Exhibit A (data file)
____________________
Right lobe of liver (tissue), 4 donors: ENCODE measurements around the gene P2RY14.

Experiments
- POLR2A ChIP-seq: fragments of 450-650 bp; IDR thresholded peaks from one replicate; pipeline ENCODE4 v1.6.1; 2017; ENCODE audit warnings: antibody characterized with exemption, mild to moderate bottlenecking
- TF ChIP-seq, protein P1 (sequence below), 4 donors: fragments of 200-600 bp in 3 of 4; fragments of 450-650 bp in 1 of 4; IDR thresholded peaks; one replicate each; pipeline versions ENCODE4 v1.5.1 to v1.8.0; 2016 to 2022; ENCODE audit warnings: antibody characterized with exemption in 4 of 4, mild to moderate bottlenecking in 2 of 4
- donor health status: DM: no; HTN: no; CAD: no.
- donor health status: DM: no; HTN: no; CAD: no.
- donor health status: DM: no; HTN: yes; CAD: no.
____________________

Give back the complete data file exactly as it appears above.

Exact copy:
Right lobe of liver (tissue), 4 donors: ENCODE measurements around the gene P2RY14.

Experiments
- POLR2A ChIP-seq: fragments of 450-650 bp; IDR thresholded peaks from one replicate; pipeline ENCODE4 v1.6.1; 2017; ENCODE audit warnings: antibody characterized with exemption, mild to moderate bottlenecking
- TF ChIP-seq, protein P1 (sequence below), 4 donors: fragments of 200-600 bp in 3 of 4; fragments of 450-650 bp in 1 of 4; IDR thresholded peaks; one replicate each; pipeline versions ENCODE4 v1.5.1 to v1.8.0; 2016 to 2022; ENCODE audit warnings: antibody characterized with exemption in 4 of 4, mild to moderate bottlenecking in 2 of 4
- donor health status: DM: no; HTN: no; CAD: no.
- donor health status: DM: no; HTN: no; CAD: no.
- donor health status: DM: no; HTN: yes; CAD: no.